After a hectic week, Saturday is date night. The kids bunked with the grandparents, the Blackberry is off, and it is time for an elegant, sit-down dinner with your significant other — the first meal in a week where you actually sit down.
The ambiance of the café shatters with a familiar sound from a table across the room. Three-year-old Zoey feels confined in her high chair and shrieks in that high-pitched whine only a toddler can produce, the one that sounds like the flying dinosaurs from the Johnny Quest theme.
Should Zoey be there on a Saturday night? Should her parents leave? Should the also-stressed-out parents who want an elegant night out — away from the kids — complain or even leave?
In Houston, Texas, La Fisheria recently banned children under age nine after 7 p.m. after complaints from couples such as the one described above caused the owner to rethink children dining at his place in the evenings.
Do you take your children out to dinner?
As an empty nester without grandchildren, I appreciate a child-free meal out. I am certainly not thrilled when we plan an evening out only to have ear-piercing screams and prolonged whining from a nearby table. (To be fair to children, that could be anybody, young or old.)
However, and here’s the big however, I wonder how children will learn appropriate public behavior if they are not out in public.
I often see signs in restaurants that say “We reserve the right to refuse service to anyone,” I hope they don’t mean children.
I don’t support the bans. Kids are just that, kids, and sometimes stuff happens. Any parent knows that sometimes a tired child will act out in unprovoked ways for no reason. How does the parent respond?
While I prefer my meals quiet and without chaos, I’m willing to put up with some noise in public places just as people put up with my child in public places.
There is a caveat in my thinking. Parents need to take responsibility for their children. If a child is screaming her head off, isn’t there a reason? Maybe not, but doesn’t the parent have a responsibility to take the child to a quieter place?
Twenty years later, my husband and I cringe when someone talks about the old Opryland theme park in Nashville, Tenn., the scene of our child’s greatest fit. Sometimes kids get upset and nothing will comfort them. Our child had a major mega-fit when a ride he favored ended; we left the theme park and drove home. After two hours of mother-comfort, he settled down 30 minutes before we arrived home.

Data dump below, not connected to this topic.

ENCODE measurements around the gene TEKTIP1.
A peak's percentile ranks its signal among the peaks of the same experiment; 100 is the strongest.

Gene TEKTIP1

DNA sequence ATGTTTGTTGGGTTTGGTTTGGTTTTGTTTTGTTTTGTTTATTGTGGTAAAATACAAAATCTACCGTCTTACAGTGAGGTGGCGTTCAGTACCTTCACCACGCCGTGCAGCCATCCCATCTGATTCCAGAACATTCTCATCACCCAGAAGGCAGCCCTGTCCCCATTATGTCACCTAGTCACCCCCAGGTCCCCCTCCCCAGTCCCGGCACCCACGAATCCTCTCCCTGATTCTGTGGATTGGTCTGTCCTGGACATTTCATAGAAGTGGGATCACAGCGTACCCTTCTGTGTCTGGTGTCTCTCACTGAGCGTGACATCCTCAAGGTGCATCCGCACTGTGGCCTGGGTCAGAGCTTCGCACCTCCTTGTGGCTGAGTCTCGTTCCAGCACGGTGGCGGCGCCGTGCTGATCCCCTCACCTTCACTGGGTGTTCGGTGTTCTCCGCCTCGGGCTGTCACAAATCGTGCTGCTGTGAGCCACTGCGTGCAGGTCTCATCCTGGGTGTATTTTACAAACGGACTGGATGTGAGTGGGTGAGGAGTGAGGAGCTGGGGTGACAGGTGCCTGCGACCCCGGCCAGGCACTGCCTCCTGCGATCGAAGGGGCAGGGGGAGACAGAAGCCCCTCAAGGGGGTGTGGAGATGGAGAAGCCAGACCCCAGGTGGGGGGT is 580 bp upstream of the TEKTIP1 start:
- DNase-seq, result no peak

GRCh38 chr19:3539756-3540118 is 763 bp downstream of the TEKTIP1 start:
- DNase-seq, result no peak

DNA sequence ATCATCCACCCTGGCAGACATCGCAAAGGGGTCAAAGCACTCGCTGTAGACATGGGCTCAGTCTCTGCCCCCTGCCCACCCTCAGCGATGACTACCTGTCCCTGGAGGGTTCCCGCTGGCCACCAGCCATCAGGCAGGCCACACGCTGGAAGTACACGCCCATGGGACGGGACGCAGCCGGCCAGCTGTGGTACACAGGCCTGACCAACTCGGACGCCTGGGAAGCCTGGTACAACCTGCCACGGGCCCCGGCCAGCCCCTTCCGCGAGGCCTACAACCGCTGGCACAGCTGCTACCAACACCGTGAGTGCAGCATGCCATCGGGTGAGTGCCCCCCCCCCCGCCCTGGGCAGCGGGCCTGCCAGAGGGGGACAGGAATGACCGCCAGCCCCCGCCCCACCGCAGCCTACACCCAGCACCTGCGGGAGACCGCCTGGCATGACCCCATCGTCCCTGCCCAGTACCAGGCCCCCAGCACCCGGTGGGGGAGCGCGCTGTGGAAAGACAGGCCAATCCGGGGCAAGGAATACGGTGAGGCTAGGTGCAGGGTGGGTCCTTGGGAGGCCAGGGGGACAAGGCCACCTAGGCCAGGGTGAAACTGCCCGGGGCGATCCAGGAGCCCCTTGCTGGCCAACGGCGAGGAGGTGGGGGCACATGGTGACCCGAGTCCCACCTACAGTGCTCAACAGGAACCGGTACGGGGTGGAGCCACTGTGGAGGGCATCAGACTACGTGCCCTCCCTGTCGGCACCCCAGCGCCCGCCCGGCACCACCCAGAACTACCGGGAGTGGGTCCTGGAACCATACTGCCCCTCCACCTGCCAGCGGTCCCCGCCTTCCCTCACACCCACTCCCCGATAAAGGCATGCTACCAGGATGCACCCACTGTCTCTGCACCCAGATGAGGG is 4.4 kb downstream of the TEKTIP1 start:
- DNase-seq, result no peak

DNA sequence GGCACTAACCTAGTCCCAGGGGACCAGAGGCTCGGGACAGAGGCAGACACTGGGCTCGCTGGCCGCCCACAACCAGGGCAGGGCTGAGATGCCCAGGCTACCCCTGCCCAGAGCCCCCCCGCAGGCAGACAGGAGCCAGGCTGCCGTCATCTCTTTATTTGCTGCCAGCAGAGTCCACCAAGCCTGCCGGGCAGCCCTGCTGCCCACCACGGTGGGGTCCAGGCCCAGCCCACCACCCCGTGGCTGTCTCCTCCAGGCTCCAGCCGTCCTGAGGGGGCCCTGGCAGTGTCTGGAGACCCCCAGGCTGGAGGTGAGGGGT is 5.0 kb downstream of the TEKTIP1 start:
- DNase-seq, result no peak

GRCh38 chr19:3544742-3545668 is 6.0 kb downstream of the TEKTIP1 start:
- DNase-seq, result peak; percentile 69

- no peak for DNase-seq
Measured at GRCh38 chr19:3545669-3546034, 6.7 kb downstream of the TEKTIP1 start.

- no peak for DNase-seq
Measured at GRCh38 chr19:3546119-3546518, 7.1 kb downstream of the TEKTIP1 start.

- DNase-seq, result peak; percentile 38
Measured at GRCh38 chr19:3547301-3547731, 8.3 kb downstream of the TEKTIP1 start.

The other day we had breakfast in a place that typically attracts young families. I was thinking about this exact issue — children behaving badly in public — when I noticed a waitress approach a table with a mom, dad and four children. The waitress was ready to take the order. The children behaved perfectly, while their father stood talking on his cell phone, making the waitress and his family wait on him. Ironic that I was seeking an example of bad behavior from a child, and the dad was being rude to the waitress.
Anecdotal, but it goes right back to my point. Children are children, and parents can use public space as a teachable moment. A pancake restaurant is a great place to start; I’m not so sure Morton’s Steakhouse is such a great place for a four-year-old. If parents make the choice to take Junior to a place with white linen tablecloths and a pricey menu, I hope they have the discretion and maturity to remove the child if he is causing a huge distraction for other diners. I also hope they tip well.
Of course, for a screaming two-year-old, there isn’t such a thing as a teachable moment, and the child may need to be taken to a quiet place with plenty of comfort from mom or dad.
For a child in elementary school, going to a formal restaurant presents a great teaching tool for parents. He can learn which fork to use, how to read a menu and appropriately order different courses, how to interact with wait staff, appropriate table talk, and the right way to approach and leave a table. We used to call these “manners.” These experiences with dining will serve him well his entire life, no matter the situations he encounters.
There are so many other public spaces that are wonderful training grounds for children, such as the public library, church or synagogue, athletic fields, theaters, and yes, even the grocery store. Who hasn’t been in the produce section when a child has gone ballistic? Seriously, most children behave well in public, and need a chance to learn about living in the world.
Amy McVay Abbott is an independent journalist from the Midwest, who focuses on health and rehabilitation issues. She is also the author of two books, both available on Amazon.com, A Piece of Her Mind (2013) and The Luxury of Daydreams (2011). These books are collections from her popular newspaper column, The Raven Lunatic. Follow her on Twitter @ravenonhealth or visit her website at amyabbottwrites.
Image source Chris Spielmann, via Wikimedia Commons.